Here are some of the most common symptoms that indicate a gambling disorder:
- Having an obsessive preoccupation with gambling
- Risking increasing amounts of money just to get the same thrill
- Unsuccessfully attempting to control, cut back, or stop gambling
- Have an unsettled feeling when unable to gamble
- Gambling to relieve feelings of helplessness or to escape problems
- Attempting to win back lost money by placing another bet
- Jeopardising important relationships or losing career opportunities
- Resorting to theft or fraud to get gambling money
- Feeling the need to be secretive about gambling
- Having family and friends worried about you
- Gambling even when you can’t afford to lose
The key difference between casual players and problem gamblers is the level of control they have over the activity. Unlike those who enjoy sports betting or poker nights with friends from time to time, gambling addicts are unable to set a limit or walk away even when they’re losing. In other words, what defines a gambling disorder is that problem gamblers become so absorbed in gambling activities that they pursue them compulsively and neglect or deny the negative consequences.
How To Cope With Compulsive Gambling
If you are dealing with a compulsive gambling disorder, the first thing you should know is that you aren’t alone – millions of people worldwide struggle with gambling issues. That’s precisely why so many online casinos and other gambling sites have tools for self-exclusion, links for quick access to Gamcare, or a phone number to another national gambling helpline.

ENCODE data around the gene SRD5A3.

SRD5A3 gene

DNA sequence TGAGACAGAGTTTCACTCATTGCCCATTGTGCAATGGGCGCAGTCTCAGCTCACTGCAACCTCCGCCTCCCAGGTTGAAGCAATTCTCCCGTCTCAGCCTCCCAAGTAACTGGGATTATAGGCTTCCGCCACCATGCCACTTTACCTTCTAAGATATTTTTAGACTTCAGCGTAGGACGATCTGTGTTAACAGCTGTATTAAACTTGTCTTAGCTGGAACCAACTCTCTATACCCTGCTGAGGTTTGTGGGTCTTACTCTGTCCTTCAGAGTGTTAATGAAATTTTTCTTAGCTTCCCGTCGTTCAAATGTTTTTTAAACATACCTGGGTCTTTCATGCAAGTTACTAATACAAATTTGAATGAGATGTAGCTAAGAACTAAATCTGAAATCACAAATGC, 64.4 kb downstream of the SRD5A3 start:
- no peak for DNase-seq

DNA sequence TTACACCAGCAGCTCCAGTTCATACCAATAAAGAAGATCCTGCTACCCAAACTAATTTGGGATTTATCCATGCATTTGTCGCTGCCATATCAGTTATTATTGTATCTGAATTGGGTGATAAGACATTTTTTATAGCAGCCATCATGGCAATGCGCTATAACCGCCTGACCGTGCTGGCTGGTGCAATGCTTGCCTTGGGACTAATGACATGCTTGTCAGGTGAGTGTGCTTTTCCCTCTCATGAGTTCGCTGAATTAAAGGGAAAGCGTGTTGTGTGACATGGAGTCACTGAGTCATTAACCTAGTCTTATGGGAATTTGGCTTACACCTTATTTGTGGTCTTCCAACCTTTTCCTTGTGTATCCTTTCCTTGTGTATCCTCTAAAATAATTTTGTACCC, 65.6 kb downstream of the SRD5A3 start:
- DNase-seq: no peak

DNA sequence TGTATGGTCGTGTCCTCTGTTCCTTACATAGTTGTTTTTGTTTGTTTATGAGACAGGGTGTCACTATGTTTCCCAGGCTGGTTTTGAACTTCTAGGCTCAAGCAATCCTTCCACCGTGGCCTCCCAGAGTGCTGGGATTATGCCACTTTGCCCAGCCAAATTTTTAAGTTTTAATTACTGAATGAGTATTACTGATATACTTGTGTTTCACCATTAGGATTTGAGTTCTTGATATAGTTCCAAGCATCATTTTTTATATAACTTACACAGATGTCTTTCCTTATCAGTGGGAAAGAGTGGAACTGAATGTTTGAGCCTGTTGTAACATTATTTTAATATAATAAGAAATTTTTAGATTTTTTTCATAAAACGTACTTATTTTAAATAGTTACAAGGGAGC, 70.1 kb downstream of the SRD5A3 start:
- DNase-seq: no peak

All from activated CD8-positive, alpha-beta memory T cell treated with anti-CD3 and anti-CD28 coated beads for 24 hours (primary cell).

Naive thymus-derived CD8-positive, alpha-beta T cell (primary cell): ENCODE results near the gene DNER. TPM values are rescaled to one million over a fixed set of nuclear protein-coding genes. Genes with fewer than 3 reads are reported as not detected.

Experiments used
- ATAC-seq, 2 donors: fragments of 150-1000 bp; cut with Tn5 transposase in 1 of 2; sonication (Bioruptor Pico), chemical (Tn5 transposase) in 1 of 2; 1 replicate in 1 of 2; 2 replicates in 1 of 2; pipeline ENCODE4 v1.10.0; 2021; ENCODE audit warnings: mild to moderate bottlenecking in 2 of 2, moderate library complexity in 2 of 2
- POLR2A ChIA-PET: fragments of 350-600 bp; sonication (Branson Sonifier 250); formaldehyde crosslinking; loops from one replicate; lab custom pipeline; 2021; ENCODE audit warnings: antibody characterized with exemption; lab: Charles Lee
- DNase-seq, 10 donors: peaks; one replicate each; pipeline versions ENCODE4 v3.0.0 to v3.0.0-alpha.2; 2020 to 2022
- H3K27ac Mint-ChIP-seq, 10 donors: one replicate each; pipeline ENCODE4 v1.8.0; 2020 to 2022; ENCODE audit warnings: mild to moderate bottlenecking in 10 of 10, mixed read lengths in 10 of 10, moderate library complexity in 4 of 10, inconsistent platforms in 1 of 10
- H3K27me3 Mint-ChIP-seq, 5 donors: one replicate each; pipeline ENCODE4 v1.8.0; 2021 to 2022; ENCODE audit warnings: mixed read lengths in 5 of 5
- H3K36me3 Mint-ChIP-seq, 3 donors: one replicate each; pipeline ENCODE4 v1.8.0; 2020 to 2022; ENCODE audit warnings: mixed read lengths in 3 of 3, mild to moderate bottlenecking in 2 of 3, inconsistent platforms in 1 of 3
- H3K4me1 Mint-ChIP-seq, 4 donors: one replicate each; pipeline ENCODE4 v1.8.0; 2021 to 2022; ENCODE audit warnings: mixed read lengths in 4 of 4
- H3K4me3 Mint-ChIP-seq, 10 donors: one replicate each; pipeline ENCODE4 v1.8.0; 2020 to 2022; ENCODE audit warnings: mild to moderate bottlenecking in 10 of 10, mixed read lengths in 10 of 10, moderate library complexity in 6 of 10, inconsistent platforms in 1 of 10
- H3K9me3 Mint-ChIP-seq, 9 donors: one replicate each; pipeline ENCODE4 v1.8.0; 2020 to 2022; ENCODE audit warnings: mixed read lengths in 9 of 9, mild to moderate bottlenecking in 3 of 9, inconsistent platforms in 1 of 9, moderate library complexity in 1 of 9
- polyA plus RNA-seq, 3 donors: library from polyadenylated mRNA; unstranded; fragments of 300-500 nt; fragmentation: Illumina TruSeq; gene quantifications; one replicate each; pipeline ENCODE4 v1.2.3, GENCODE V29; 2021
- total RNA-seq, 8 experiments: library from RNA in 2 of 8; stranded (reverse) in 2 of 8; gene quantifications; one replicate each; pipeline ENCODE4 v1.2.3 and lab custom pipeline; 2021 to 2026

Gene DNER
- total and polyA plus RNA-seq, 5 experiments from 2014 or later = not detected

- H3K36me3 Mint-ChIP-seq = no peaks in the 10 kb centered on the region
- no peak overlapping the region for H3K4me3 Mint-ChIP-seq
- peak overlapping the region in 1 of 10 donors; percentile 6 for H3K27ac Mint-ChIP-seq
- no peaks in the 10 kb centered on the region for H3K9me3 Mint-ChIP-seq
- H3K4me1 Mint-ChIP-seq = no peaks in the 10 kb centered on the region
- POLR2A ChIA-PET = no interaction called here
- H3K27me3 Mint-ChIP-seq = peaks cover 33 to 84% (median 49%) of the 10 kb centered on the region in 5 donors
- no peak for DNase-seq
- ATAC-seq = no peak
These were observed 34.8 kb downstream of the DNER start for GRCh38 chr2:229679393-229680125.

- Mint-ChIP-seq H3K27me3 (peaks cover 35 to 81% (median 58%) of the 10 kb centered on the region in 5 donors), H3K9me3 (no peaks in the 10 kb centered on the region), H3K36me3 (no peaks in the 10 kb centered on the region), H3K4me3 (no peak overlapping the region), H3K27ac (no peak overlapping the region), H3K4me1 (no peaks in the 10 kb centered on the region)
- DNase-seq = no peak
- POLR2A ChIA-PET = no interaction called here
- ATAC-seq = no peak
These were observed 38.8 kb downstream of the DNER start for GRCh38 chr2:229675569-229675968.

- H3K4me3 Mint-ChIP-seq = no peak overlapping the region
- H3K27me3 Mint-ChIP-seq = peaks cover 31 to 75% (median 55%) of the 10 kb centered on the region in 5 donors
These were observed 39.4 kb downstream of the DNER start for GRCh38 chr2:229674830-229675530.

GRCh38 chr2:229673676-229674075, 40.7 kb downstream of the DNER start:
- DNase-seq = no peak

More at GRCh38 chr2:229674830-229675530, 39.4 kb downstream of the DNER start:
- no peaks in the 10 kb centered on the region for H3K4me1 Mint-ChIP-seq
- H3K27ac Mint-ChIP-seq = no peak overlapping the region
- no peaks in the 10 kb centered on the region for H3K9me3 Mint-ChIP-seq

First, you need to recognise that you have a problem. This can be a difficult step, but it’s necessary in order to get the help you need. It may be apparent in some cases, for example, if you’ve lost your job due to gambling or if it has caused problems with your family members.
Other times, gambling addiction is not so obvious. However, there are various assessment tools on the internet you can use for free. For example, on the NHS website, you’ll find a list of questions you can answer to determine whether your gambling is out of control.
Once you have admitted the problem to yourself and your family members, you should start working on a gambling addiction treatment plan. Typically, you’d start your journey toward a gambling-free living by getting the right diagnosis from either your primary care doctor or mental health professional. Prepare your medical documentation, a list of your symptoms, think about the situations in which you experienced an uncontrollable desire to gamble, and other information your doctor will need.
Your treatment plan may include individual therapy, group therapy, or medications. You’ll work with a team of professionals to create a plan that’s right for you. Self-help groups, such as Gamblers Anonymous, can also provide much-needed support for overcoming your gambling addiction. Gamblers Anonymous is a 12-step program modelled after Alcoholics Anonymous, where former problem gamblers provide assistance and counselling to guide a gambling addict through all the difficulties and keep them on the road to recovery.